How to be a good neighbour.
Neighbours, everybody needs good neighbours or so the song used to go. But what if your neighbours don’t look like Kylie or Jason, what motivation do you have to be a good neighbour?
Below I lay out a few basic rules that will lead to harmonious living for everyone concerned.
Probably the single biggest grievance between neighbours is noise pollution.
We’re all guilty of it whether it’s loud music, sticking the surround sound speakers on full blast for your favourite action movie, yappy pets, DIY or even robust rumpy pumpy, your neighbours don’t need to hear it.
In my twenties, I shared a flat with my mate and upstairs was a young mother with two toddlers. There was obviously going to be clash of cultures and we came to an agreement quite early on.
She accepted that we would go out clubbing, come in pissed and make a racket, probably waking her kids. We therefore had to accept that the next day, when we were hungover, her kids would make as much noise as was humanly possible. To this day I don’t know how they got that bulldozer upstairs.
We suffered for our misdemeanours but it was a standing joke and we got on very well with her.
You should try this approach with your neighbours. Next time you are feeling a bit frisky, it would be polite to knock on next door and advise them that “We are about to engage in vigorous copulation, you may wish to choose this moment to view The Fast and The Furious at its loudest setting.”
I guarantee that you’ll get no complaints.
Parking and nosy parking
People get very precious about parking spaces, even unofficial ones. Under no circumstances should you block a neighbour’s drive, even if you are an ambulance driver and are saving his life he may still take umbrage with you.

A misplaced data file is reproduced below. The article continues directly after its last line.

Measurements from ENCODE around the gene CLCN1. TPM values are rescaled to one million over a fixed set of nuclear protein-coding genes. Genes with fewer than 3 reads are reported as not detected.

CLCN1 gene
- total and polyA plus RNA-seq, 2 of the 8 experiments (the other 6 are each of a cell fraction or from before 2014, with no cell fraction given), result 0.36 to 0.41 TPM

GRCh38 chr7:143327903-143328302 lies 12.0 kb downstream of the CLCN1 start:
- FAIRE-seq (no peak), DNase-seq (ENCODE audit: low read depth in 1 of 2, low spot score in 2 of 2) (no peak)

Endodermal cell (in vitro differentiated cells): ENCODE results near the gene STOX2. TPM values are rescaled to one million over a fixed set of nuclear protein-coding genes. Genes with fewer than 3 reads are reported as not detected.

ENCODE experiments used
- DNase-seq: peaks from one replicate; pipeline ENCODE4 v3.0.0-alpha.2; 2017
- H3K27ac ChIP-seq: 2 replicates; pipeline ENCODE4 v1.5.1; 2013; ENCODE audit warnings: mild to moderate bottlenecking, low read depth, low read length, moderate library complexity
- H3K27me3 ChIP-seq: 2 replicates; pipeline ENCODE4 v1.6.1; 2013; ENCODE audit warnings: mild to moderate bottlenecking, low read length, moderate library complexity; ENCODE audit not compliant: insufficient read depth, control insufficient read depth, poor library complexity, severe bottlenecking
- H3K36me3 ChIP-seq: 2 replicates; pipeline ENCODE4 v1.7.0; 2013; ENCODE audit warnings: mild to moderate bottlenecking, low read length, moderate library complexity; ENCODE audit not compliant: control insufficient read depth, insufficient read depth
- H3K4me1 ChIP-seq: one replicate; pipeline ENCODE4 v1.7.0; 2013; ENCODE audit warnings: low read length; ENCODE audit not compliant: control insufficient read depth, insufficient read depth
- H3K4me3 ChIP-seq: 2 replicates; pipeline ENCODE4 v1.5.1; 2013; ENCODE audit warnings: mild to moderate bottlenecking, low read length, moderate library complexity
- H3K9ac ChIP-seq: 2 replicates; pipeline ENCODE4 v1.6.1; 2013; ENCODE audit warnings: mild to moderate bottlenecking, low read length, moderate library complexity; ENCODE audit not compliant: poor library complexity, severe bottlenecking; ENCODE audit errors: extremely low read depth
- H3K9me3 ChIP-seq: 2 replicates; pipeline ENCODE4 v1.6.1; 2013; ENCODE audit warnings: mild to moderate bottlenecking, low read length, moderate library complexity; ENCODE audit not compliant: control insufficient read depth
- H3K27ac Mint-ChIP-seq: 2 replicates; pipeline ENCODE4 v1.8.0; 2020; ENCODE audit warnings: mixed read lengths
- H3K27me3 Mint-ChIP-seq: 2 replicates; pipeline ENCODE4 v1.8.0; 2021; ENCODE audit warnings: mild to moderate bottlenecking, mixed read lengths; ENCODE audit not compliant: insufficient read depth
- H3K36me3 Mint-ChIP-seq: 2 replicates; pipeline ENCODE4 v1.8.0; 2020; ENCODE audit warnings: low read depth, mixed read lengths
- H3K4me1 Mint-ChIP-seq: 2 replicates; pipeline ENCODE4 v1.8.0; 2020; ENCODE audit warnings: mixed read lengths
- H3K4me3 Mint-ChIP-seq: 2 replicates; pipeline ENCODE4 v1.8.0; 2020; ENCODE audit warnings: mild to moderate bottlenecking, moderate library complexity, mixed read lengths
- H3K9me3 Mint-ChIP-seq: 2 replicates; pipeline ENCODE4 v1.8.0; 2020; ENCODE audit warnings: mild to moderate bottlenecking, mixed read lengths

If you live in a street without drives or allocated parking spaces, try not to park outside of your neighbour’s house. I realise that this isn’t always possible but use some consideration.
We used to have a neighbour who parked his bus, not a mini bus, a full sized one, outside of our house; blocking the light but parking his car outside his own house so he didn’t block the light from his own home.
If you see your neighbour washing his car, under no circumstances say, “Do you want to do mine next?” Under an old English by-law, they are legally entitled to pour anti freeze over your pride and joy if you utter those words.
There is a world of difference between considerate parking and nosy parking. The former is caring for your neighbour’s well being, the latter is pretending to, so that you can gather gossip. A simple rule here is ‘keep your fucking neb out’.
Commonly known as the curse of the internet, taking in parcels for neighbours is seen in some cultures to be a bigger burden that being asked to marry your neighbour’s cow.
Nobody likes doing it unless they are the aforementioned nosy neighbours who will use a series of techniques taught by MI5 to inspect the contents without you knowing.
Similarly, nobody wants to collect a parcel from a neighbour and engage in small talk. “I must have just missed the postie, I was having a shit,” is a conversation neither of you want to have.
Delivery drivers, please note that I would rather walk five miles to the depot in the pissing down rain than knock on the door of the bloke over the road who has badges on his walking stick.
I’m going to write a separate blog on how to be a good pet owner but for now, the simplest guidance if you wish to get on with your neighbours is don’t have one.
I hope you enjoyed my first instalment on neighbour etiquette, there’s more to follow soon but feel free to sign up for my email list if you would like to receive exclusive, free content.